May 17, 2014

THE SKED Season Finale Review: “Grimm”


In all ways but one, GRIMM had a highly enjoyable third season.  Its one significant flaw came when it tried to cultivate a deeper mythology than the events in Portland where it’s set.  That took the show away from its core characters, while the plot elements it used–mysterious keys, a puzzle map, a nobility of monsters, a vague plot to destroy humanity, a super-baby–felt second-hand, and the show was woefully unable to simulate any of the European locations where most of this storyline took place.

Happily, tonight’s Season 3 finale, written by series co-creators Jim Kouf and David Greenwalt and directed by Norberto Barba, kept things much closer to home.  It concentrated on two of Grimm‘s strongest aspects:  huggable Wesen couple Monroe (Silas Weir Mitchell) and Rosalee (Bree Turner), whose wedding was the season’s terminus, and ever-troublemaking witch Adalind (Claire Coffee), who spent much of the season in “Europe,” but came home long enough to create havoc before she boarded her plane back (in the futile hope that she’s about to have her super-baby returned to her).

The riskiest move Grimm made this season was introducing an important new character (recurring for now, although we’ll see about Season 4), the tough street-teen Grimm Trubel–pronounced oh-so-cutely as “Trouble” because she’s such a handful (Jacqueline Toboni), who was taken in as a protege Grimm by the show’s hero, homicide Detective and Grimm Nick Burkhardt (David Giuntoli) and his girlfriend Juliette (Bitsie Tulloch).  That’s the kind of addition that can lead to the jumping of sharks, if it plays as a desperation ploy to lure in younger viewers, but Toboni’s brought a different kind of energy to the show that’s worked so far, and tonight’s finale made clear that her presence isn’t superfluous.  Adalind’s evil plot, it turned out, mandated by the evil royal Wesen, was to drink a potion that turned her into a duplicate of Juliette, and then seduce Nick, which had the effect of stripping Nick of his Grimm powers. (It didn’t make the real Juliette very happy, either.)   There was, briefly, an antidote, but it was lost when Trubel walked into Monroe and Rosalee’s wedding and caused a riot as all the guests realized she was a Grimm.  Meanwhile, Nick’s Wesen Captain Renard (Sasha Roiz), who knew how to make the antidote, has been shot by a Wesen FBI agent in the employ of the royals (who was quite bloodily decapitated by Trubel)–but anyway, the long and short of it is that we’ll come back for Season 4 with Trubel as the only functioning Grimm in town.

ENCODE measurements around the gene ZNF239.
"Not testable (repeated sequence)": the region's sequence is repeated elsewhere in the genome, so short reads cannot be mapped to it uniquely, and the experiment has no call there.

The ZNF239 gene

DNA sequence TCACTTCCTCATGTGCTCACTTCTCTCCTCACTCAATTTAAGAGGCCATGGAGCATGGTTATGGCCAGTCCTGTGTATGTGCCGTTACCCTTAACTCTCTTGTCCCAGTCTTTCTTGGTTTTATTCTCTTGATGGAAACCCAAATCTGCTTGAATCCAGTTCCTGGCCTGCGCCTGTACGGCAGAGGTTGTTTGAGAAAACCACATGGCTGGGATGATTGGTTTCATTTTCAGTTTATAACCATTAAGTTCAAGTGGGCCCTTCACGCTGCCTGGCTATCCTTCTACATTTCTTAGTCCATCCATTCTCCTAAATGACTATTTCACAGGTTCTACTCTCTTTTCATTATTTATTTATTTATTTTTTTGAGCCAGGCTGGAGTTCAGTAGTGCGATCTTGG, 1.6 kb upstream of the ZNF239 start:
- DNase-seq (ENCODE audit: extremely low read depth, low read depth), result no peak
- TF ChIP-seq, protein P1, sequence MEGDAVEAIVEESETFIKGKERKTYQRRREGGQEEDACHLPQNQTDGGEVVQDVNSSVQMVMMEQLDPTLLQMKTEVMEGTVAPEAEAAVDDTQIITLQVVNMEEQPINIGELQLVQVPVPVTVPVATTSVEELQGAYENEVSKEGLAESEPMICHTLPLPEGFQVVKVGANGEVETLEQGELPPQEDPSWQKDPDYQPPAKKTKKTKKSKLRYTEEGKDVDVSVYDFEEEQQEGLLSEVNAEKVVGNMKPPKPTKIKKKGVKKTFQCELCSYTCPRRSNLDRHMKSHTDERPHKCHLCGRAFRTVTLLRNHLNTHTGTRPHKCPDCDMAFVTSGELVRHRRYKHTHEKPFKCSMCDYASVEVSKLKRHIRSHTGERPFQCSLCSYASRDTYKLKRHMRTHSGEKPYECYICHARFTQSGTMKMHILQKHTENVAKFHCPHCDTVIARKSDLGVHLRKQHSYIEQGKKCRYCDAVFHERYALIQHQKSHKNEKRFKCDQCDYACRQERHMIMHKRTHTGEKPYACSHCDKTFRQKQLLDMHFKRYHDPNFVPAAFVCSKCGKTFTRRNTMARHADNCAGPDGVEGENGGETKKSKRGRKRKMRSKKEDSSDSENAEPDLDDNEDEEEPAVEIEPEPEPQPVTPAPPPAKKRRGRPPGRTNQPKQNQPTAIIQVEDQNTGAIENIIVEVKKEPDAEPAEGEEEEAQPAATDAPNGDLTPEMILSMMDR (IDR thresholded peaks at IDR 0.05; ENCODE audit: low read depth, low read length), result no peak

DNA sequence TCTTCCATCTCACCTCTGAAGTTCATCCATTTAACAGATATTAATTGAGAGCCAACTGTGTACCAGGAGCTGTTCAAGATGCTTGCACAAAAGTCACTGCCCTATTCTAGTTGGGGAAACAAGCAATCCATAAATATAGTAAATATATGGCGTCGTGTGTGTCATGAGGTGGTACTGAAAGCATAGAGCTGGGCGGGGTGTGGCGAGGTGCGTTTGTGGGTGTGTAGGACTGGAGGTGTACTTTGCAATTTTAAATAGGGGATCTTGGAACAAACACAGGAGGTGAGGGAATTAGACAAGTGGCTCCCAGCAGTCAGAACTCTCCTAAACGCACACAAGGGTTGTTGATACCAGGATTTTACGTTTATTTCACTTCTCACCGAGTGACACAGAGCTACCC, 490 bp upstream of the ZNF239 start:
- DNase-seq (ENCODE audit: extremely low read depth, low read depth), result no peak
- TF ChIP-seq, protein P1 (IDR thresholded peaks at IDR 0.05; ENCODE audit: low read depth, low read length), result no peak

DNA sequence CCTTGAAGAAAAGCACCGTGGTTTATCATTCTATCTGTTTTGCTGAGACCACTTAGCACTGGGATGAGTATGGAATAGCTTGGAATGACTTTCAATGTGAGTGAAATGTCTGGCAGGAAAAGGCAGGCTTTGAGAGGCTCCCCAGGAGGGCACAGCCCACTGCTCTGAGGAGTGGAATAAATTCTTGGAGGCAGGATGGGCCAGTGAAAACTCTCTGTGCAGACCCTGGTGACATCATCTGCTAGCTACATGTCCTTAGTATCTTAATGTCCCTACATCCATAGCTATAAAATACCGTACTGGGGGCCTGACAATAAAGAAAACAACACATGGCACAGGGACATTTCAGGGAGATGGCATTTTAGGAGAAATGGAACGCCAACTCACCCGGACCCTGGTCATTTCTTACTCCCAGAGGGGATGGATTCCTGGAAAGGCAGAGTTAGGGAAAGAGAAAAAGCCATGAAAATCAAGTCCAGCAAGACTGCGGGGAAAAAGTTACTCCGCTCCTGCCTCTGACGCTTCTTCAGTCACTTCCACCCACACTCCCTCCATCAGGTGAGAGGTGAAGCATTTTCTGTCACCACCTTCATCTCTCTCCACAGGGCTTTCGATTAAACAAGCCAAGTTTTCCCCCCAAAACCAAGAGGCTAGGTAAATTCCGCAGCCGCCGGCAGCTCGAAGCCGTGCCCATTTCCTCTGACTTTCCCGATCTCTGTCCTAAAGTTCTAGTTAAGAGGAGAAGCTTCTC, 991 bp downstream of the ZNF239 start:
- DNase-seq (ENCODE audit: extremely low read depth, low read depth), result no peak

The whole episode was tautly constructed, with room for some wedding-related humor and sentiment, the effective gradual reveal of just what Adalind was doing, and a careful build to the moment when Trubel was going to walk into that chapel full of Wesen.  There was even a callback to one of the semi-loose ends of the season, as Nick’s colleague Sergeant Wu (Reggie Lee), who had earlier discovered the existence of Wesen but then believed himself to have had a mental break, has now found Nick’s book with its descriptions and drawings of Wesen.

Over its 3 seasons, Grimm has become increasingly smart about the way it uses its cast.  Giuntoli has lightened up, and the show is structured much more as an ensemble.  Tonight Tullock, like Nina Dobrev and of course Tatiana Maslany before her, got to play her character as impersonated by somebody else, which was a fun piece of work, since Juliette is normally one of the show’s most straight-down-the-middle characters.  Giuntoli, for his part, will have the chance to ring some changes on a de-Grimmed Nick next season.

Grimm has never become the breakout hit that NBC hoped it would be, but it’s made a comfortable ratings home on Fridays, where expectations are lower, and if anything it should be helped next season by being paired with the new fantasy-adventure Constantine, which looks considerably more commercial than this season’s Dracula and Hannibal.  (The latter will return at some point in midseason.)  While NBC’s other genre attempts like Revolution and Believe have imploded, Grimm has impressed with its ability to recognize its strengths and build on them.  Season 4 has plenty of promise.


About the Author

Mitch Salem
MITCH SALEM has worked on the business side of the entertainment industry for 20 years, as a senior business affairs executive and attorney for such companies as NBC, ABC, USA, Syfy, Bravo, and BermanBraun Productions, and before that, at the NY law firm of Weil, Gotshal & Manges. During all that, he has more or less constantly been going to the movies and watching TV, and writing about both since the 1980s. His film reviews also currently appear on and In addition, he is co-writer of an episode of the television series "Felicity."